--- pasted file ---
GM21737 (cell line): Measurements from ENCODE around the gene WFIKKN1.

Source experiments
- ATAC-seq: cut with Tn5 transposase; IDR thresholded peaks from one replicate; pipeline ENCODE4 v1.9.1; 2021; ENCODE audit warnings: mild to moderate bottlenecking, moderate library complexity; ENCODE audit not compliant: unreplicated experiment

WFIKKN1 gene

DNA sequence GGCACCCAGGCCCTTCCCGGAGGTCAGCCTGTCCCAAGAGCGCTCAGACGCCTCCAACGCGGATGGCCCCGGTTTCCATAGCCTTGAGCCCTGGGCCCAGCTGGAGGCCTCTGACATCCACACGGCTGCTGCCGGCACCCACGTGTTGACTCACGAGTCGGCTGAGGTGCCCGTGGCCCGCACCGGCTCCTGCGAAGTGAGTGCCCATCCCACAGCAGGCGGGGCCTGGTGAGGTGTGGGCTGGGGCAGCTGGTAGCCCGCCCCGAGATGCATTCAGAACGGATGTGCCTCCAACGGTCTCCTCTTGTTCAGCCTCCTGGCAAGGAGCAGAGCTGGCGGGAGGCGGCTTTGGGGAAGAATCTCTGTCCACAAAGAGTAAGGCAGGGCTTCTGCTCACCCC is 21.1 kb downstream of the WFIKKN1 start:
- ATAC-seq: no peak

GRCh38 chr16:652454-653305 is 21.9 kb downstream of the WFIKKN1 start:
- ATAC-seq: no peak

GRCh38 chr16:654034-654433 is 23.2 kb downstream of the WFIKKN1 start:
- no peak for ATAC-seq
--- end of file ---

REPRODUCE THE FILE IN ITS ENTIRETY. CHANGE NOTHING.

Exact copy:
GM21737 (cell line): Measurements from ENCODE around the gene WFIKKN1.

Source experiments
- ATAC-seq: cut with Tn5 transposase; IDR thresholded peaks from one replicate; pipeline ENCODE4 v1.9.1; 2021; ENCODE audit warnings: mild to moderate bottlenecking, moderate library complexity; ENCODE audit not compliant: unreplicated experiment

WFIKKN1 gene

DNA sequence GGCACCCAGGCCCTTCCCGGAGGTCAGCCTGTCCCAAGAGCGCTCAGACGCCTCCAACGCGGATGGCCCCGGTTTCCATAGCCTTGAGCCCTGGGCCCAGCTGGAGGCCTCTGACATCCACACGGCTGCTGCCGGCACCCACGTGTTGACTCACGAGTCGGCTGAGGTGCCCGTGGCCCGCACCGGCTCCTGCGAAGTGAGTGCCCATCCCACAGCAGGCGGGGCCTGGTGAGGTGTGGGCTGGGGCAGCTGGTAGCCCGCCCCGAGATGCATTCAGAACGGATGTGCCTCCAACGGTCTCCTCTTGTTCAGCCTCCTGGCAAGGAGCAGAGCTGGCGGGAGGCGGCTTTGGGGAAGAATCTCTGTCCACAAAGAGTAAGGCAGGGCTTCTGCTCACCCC is 21.1 kb downstream of the WFIKKN1 start:
- ATAC-seq: no peak

GRCh38 chr16:652454-653305 is 21.9 kb downstream of the WFIKKN1 start:
- ATAC-seq: no peak

GRCh38 chr16:654034-654433 is 23.2 kb downstream of the WFIKKN1 start:
- no peak for ATAC-seq